From Faith Pulpit, Fall 2018.
God has chosen to use human messengers to deliver divine truth. The activity whereby He does this today is called preaching. Those who preach can and must derive their content from God’s Word, the Bible. Peter emphasized the importance of this in 1 Peter 4:10–11. The stated outcome of following his instruction is that God will be glorified. A close look at this text will lead us to a definition and some implications of preaching that glorifies God.
A very simple definition of preaching that comes from the Biblical text we will examine is this: preaching is speaking for God.
The idea of speaking for God is not meant to imply that preachers deliver new revelation. However, the messages that preachers deliver should represent, as accurately and fully as possible, the revelation we already have from God in the written Scriptures.
While guest preaching in a church several years ago I asked the senior pastor how long I should preach. He replied, “Five minutes shorter than you think.” He wasn’t trying to be mean. His advice was tongue-in-cheek. But it was also partly serious. He went on to add that he’d rarely heard a sermon that couldn’t have been better by being five minutes shorter.
Read the series so far.
Now, my brethren, it is sadly true that holy earnestness when we once obtain it may be easily damped; and as a matter of fact it is more frequently chilled in the loneliness of a village pastorate than amid the society of warm-hearted Christian brethren. Adam, the author of “Private Thoughts,” once observed that “a poor country parson, fighting against the devil in his parish, has nobler ideas than Alexander the Great ever had;” and I will add, that he needs more than Alexander’s ardor to enable him to continue victorious in his holy warfare. Sleepy Hollow and Dormer’s Land will be too much for us unless we pray for daily quickening.
Yet town life has its dangers too, and zeal is apt to burn low through numerous engagements, like a fire which is scattered abroad instead of being raked together into a heap. Those incessant knocks at Our door, and perpetual visits from idle persons, are so many buckets of cold water thrown upon our devout zeal. We must by some means secure uninterrupted meditation, or we shall lose power. London is a peculiarly trying sphere on this account.
J.C. Ryle, the great Anglican preacher, continues to explain how to attain simplicity in preaching:1
And now bear in mind that my five points are these—
- If you want to attain simplicity in preaching, you must have a clear knowledge of what you are going to preach.
- If you would attain simplicity in preaching, you must use simple words.
- If you would attain simplicity in preaching, you must seek to acquire a simple style of composition, with short sentences and as few colons and semicolons as possible.
- If you would attain simplicity in preaching, aim at directness.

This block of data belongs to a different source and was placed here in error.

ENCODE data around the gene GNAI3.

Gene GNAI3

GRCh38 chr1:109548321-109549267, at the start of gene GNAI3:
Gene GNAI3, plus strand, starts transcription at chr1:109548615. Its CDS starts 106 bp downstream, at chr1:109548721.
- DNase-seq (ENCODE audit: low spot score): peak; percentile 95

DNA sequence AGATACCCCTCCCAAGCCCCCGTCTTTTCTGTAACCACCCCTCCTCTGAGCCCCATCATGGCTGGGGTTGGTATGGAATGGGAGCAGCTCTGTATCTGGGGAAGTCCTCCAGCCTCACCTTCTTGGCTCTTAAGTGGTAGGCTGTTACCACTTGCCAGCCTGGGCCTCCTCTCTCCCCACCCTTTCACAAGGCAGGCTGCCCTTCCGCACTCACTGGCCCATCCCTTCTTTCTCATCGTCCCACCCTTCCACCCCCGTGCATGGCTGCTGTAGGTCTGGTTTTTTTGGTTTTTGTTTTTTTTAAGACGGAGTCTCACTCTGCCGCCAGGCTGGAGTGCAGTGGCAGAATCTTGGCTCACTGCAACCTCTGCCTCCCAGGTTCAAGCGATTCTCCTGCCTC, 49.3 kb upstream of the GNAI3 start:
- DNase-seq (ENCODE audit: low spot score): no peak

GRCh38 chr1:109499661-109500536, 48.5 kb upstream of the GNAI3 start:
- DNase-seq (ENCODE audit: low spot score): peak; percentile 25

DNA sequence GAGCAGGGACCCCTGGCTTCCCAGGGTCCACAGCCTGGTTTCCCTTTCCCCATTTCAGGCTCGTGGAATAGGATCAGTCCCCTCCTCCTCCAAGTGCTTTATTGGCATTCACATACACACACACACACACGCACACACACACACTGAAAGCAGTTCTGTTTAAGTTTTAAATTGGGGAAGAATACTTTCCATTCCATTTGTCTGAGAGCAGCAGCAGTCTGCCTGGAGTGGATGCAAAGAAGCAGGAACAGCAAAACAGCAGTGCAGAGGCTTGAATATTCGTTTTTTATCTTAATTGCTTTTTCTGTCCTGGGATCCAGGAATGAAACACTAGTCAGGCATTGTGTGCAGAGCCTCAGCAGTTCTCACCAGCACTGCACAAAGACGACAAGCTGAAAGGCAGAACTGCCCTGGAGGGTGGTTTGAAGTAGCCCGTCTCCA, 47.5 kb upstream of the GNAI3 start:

- If you would attain simplicity in preaching, make abundant use of illustration and anecdote.
Let me add to all this one plain word of APPLICATION. You will never attain simplicity in preaching without plenty of work—pains and trouble, I say emphatically, pains and trouble. When Turner, the great painter, was asked by some one how it was he mixed his colors so well, and what it was that made them so different from those of other artists—”Mix them? mix them? mix them? Why, with brains, sir.” I am persuaded that, in preaching, little can be done except by trouble and by pains.
Read the series so far.
The world also will suffer as well as the church if we are not fervent. We cannot expect a gospel devoid of earnestness to have any mighty effect upon the unconverted around us. One of the excuses most soporific to the conscience of an ungodly generation is that of half-heartedness in the preacher. If the sinner finds the preacher nodding while he talks of judgment to come, he concludes that the judgment is a thing which the preacher is dreaming about, and he resolves to regard it all as mere fiction.
The whole outside world receives serious danger from the cold-hearted preacher, for it draws the same conclusion as the individual sinner: it perseveres in its own listlessness, it gives its strength to its own transient objects, and thinks itself wise for so doing. How can it be otherwise? If the prophet leaves his heart behind hint when he professes to speak in the name of God, what can he expect but that the ungodly around him will persuade themselves that there is nothing in his message, and that his commission is a farce.
Hear how Whitefield preached, and never dare to be lethargic again.
Winter says of him that
Illustrations are important. But, busy preachers sometimes forget to use them. I think a preacher could save himself several minutes of explanation if he can fasten upon a good illustration to drive the point home. I tried this myself a few weeks ago, and it worked very well. It took a few minutes to think of something appropriate, but that illustration was worth 10 minutes of explanation. Here, J.C. Ryle explains why illustrations are so important:1
The fifth and last hint I wish to give you is this: If you would attain simplicity in preaching, you must use plenty of anecdotes and illustrations. You must regard illustrations as windows through which light is let in upon your subject. Upon this point a great deal might be said, but the limits of a small treatise oblige me to touch it very briefly.